A photographer who spent 17 days trapped in a Colombian jungle has told how he suffered hallucinations after drinking his own urine to survive.
US citizen Jeshua Kaslo had been visiting the area of Paramo Pan de Azucar – just two hours from the Colombian capital Bogota, in the Colombian department of Valle del Cauca – with several friends when he became separated from the group.
He had gone to take photographs and look for a drone the group was flying, but was only prepared for a one-day hike with no camping gear or food.
Following a large-scale search operation involving police teams, firefighters, sniffer dogs, and drones, Kaslo was found after 17 days and was treated at Hospital San Antonio, in the municipality of Guatavita, in the department of Cundinamarca.
After his ordeal, the photographer told local media that he had tried to call his friends when he became separated from them, but got no reply.
Before his phone battery died, he was able to send a message to the local authorities alerting them that he was lost.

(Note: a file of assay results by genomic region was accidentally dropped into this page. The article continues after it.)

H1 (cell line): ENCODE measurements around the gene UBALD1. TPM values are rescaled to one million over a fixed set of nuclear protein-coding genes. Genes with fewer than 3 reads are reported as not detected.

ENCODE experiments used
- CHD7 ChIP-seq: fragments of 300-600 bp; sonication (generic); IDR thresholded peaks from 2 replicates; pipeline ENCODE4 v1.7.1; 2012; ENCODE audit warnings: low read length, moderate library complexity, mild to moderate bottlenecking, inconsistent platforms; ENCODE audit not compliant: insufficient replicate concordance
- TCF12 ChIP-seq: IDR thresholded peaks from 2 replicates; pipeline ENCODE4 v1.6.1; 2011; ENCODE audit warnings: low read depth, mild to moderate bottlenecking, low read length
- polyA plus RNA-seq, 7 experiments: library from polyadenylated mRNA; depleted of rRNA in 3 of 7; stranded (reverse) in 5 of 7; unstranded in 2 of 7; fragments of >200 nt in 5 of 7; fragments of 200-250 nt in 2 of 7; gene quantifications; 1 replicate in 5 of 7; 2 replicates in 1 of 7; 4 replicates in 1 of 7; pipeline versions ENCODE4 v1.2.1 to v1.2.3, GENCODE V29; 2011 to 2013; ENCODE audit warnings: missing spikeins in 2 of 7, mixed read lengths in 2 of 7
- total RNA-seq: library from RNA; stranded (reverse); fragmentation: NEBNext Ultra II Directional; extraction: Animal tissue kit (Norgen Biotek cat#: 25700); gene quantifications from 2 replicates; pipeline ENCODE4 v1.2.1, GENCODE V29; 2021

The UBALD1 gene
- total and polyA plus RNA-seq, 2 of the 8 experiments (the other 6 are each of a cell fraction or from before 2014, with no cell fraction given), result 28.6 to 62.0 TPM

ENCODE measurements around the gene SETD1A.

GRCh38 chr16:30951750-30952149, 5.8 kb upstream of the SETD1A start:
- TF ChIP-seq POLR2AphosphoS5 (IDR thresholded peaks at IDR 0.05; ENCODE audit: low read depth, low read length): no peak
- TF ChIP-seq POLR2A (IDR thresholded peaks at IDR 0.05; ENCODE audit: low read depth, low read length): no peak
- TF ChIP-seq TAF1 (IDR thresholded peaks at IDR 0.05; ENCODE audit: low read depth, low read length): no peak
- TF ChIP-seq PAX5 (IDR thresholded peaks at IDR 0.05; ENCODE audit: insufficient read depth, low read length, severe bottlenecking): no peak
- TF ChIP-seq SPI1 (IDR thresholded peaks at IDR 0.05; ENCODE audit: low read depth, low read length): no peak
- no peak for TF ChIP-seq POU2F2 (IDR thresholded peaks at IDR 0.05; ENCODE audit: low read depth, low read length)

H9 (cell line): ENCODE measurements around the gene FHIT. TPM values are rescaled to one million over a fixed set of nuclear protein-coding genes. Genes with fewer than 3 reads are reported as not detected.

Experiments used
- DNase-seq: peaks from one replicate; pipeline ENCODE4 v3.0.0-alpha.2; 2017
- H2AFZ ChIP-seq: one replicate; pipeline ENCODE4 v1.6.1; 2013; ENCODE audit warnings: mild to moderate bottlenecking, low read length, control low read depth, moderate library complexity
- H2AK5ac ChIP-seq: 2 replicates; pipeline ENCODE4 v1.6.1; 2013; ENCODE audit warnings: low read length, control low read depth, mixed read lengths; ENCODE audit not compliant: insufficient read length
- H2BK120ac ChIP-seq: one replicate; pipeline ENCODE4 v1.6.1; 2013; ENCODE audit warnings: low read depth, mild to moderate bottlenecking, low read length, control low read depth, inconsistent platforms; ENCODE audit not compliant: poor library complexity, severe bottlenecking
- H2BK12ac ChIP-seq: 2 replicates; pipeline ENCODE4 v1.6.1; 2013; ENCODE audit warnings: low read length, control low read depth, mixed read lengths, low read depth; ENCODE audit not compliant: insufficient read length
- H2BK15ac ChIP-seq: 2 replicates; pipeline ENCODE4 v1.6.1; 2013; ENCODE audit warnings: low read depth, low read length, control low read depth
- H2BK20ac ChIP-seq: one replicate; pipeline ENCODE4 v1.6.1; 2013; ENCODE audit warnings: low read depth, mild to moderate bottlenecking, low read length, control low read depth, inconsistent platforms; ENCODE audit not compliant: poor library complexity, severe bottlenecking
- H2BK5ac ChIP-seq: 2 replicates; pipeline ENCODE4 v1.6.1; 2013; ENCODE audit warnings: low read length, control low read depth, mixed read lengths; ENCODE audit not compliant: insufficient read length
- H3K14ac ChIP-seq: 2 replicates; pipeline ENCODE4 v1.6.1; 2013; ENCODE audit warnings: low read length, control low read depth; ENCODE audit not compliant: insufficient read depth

While waiting to be found over the coming days, Kaslo said he had to come to terms with the harsh elements and near-freezing temperatures at night.
He explained: “It was dark and I went into some kind of river and fell. It was horrible because the water was very cold. I got out of the water and said ‘I have to spend the night here’.”
He said he used his clothes to make shelter and massaged his feet and exercised to keep warm.
Kaslo also said that he tried to stay awake as much as possible, adding. “My mind was programmed that I couldn’t fall asleep, because if I fell asleep I would die. ‘I fall asleep, I freeze and I die’.”
The situation led to hallucinations, and he explained how he “saw a cow and some figures in the distance” before they quickly disappeared and he realised he was alone in the Colombian jungle.
Faced with dehydration, he said he had to drink his own urine to survive.
After being lost for 17 days, Kaslo had the idea to switch the battery from his drone to his mobile phone.
He said: “I sat down and touched the drone controls and it beeped. I looked and it had a battery. I came up with the idea of swapping the battery from the drone to my phone.”
Kaslo then sent his location to the local authorities and was found around 12 hours later, thanking God for giving him strength during his ordeal and keeping him alive.
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